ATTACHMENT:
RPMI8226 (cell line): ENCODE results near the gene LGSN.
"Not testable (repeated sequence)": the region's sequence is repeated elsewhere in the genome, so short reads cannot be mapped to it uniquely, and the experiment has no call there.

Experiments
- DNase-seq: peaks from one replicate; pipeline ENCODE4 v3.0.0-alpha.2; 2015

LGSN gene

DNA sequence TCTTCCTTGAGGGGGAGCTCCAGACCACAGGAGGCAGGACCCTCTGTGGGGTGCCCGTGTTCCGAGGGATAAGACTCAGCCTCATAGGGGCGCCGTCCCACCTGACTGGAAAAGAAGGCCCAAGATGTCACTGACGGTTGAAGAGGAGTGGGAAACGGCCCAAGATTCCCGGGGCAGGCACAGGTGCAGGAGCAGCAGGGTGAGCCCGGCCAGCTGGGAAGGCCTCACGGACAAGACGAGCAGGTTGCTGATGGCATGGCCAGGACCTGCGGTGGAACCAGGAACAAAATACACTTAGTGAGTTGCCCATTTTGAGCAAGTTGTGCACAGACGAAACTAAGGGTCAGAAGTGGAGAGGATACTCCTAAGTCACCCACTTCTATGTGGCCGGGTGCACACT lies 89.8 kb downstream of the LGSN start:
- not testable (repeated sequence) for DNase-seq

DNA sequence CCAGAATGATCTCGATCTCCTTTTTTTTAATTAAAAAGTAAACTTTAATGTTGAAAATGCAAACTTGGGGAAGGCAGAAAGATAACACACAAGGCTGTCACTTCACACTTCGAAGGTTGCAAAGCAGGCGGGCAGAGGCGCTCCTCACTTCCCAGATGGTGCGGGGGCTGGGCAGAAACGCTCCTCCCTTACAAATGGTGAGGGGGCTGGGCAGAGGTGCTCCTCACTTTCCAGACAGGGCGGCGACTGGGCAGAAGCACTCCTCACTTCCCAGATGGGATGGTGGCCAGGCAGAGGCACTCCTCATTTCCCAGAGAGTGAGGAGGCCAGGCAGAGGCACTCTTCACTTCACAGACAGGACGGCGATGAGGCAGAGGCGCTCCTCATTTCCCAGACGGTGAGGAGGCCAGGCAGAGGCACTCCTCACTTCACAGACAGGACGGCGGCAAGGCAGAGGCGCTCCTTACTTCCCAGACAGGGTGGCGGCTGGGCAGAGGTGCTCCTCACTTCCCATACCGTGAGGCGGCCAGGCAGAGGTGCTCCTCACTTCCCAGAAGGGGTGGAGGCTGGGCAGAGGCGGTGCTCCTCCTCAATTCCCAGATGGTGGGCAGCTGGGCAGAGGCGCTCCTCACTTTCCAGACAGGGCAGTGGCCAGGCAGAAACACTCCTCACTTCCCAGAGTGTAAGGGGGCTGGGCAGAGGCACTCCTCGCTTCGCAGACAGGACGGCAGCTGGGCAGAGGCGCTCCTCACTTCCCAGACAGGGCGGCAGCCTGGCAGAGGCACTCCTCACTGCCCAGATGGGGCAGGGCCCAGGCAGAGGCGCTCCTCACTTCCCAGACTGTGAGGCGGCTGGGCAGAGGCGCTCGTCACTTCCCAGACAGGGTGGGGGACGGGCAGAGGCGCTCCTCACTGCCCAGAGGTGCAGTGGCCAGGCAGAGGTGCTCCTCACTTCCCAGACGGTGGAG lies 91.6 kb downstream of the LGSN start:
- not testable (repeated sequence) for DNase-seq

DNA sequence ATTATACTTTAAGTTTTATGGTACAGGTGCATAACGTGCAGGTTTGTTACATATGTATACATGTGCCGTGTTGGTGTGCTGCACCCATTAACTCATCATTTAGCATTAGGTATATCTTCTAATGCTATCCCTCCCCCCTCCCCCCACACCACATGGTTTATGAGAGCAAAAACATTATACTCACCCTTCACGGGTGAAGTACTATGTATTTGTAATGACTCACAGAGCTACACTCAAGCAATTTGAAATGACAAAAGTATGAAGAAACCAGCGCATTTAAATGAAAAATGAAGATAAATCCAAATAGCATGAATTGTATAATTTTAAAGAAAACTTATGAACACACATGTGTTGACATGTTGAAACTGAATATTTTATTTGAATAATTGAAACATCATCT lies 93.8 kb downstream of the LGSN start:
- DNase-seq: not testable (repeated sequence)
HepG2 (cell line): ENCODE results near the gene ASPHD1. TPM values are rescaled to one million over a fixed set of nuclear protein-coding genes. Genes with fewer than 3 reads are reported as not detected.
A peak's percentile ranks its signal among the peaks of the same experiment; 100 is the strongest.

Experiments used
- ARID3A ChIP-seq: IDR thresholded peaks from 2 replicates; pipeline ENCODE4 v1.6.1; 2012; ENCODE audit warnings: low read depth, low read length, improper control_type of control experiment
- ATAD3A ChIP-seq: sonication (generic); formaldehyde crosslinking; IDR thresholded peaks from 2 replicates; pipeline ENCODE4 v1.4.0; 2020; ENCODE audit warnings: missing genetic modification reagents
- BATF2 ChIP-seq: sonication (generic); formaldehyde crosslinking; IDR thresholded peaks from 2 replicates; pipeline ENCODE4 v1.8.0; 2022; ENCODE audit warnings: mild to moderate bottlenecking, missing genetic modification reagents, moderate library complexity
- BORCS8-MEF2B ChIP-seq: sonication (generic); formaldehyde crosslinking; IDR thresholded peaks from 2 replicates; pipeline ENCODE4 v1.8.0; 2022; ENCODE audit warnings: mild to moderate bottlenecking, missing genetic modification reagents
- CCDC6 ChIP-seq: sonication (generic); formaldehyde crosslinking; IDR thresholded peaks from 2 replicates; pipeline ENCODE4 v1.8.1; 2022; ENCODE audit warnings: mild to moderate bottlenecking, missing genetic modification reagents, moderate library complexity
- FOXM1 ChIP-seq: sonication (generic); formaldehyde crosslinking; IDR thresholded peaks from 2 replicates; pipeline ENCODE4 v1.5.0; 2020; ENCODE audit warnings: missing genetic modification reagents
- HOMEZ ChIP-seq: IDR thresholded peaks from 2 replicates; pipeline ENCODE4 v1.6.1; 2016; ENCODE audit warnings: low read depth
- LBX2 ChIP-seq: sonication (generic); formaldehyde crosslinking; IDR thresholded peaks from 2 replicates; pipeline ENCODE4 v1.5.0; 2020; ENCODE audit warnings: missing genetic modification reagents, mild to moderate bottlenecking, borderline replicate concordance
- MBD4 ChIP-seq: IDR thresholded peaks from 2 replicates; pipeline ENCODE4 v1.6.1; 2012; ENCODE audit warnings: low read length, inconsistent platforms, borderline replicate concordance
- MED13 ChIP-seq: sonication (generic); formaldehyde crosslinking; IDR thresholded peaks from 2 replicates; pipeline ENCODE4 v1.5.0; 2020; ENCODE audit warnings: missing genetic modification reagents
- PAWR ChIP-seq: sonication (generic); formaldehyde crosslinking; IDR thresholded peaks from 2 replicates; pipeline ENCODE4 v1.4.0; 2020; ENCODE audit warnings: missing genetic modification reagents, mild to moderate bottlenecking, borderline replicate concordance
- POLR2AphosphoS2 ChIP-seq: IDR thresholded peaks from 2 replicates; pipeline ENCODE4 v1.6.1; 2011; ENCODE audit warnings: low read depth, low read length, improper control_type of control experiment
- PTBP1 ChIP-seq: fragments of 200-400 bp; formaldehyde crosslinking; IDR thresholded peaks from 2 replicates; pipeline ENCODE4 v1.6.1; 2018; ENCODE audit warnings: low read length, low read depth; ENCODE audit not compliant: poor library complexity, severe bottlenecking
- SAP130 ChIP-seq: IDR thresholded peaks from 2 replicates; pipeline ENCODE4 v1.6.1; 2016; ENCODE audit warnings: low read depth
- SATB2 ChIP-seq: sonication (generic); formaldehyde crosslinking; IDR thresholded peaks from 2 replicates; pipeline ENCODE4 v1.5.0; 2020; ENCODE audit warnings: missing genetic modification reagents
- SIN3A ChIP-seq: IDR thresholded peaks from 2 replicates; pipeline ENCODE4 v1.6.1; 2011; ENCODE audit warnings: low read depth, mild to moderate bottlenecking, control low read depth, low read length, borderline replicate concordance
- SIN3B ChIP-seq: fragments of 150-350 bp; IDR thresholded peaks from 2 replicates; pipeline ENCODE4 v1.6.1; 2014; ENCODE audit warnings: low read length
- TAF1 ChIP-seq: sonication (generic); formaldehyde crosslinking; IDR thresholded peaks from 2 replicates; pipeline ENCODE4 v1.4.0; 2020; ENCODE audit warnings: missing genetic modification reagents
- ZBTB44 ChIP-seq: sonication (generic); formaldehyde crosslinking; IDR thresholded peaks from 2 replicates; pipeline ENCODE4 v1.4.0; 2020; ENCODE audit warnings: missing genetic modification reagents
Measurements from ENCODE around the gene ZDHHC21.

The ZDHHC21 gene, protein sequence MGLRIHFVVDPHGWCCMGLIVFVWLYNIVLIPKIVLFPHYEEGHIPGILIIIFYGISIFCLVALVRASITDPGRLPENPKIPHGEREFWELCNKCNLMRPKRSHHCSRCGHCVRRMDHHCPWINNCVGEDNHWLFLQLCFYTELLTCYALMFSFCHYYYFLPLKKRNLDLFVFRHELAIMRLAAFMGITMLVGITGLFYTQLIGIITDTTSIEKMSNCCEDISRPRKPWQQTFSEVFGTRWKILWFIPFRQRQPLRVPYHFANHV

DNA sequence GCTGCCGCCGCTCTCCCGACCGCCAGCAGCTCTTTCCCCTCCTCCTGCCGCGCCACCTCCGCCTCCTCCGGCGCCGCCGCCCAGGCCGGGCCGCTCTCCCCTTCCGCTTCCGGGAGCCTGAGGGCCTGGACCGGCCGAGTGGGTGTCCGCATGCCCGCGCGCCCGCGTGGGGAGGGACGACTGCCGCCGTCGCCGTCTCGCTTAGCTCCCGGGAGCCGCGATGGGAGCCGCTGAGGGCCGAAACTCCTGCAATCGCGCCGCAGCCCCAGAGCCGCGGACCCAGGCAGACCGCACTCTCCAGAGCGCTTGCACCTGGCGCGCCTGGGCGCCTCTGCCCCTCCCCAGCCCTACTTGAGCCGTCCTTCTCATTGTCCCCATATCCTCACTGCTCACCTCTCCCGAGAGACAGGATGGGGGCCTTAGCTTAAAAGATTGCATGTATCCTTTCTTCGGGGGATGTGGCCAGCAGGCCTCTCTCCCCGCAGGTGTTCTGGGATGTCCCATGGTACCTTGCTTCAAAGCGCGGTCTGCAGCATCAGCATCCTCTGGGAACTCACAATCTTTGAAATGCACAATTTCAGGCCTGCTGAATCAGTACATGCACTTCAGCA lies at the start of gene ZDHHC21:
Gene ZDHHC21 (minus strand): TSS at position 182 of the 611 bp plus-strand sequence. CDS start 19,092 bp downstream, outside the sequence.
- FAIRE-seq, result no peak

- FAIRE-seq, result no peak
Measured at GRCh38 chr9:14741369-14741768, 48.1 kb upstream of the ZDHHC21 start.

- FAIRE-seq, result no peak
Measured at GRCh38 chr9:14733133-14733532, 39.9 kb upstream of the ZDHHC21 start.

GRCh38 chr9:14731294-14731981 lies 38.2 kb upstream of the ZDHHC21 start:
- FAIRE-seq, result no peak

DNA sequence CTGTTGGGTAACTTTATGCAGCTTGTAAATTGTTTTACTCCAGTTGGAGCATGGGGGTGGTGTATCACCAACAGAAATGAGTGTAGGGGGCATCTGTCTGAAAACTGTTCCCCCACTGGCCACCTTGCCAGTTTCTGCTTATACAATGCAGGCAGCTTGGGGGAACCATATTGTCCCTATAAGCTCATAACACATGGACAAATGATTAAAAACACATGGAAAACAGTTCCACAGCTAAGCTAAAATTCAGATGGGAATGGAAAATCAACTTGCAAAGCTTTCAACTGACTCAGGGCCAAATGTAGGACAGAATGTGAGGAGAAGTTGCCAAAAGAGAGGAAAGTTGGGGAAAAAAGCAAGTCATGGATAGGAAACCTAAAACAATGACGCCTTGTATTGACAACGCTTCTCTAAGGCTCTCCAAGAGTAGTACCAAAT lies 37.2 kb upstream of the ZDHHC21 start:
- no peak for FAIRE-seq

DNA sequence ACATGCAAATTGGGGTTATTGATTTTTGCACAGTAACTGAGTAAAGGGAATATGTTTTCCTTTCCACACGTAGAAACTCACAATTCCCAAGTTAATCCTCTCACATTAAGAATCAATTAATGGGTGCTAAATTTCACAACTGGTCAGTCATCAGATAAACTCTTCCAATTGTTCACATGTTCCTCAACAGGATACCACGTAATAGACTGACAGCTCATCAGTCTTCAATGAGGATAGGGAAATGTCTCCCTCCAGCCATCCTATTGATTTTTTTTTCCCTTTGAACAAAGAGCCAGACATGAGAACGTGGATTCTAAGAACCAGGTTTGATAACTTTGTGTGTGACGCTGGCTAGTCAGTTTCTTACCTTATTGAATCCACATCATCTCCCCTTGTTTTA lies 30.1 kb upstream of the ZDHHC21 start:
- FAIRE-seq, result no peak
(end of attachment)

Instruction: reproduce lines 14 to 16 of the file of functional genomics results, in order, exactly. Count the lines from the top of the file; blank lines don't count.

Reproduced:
Experiments used
- ARID3A ChIP-seq: IDR thresholded peaks from 2 replicates; pipeline ENCODE4 v1.6.1; 2012; ENCODE audit warnings: low read depth, low read length, improper control_type of control experiment
- ATAD3A ChIP-seq: sonication (generic); formaldehyde crosslinking; IDR thresholded peaks from 2 replicates; pipeline ENCODE4 v1.4.0; 2020; ENCODE audit warnings: missing genetic modification reagents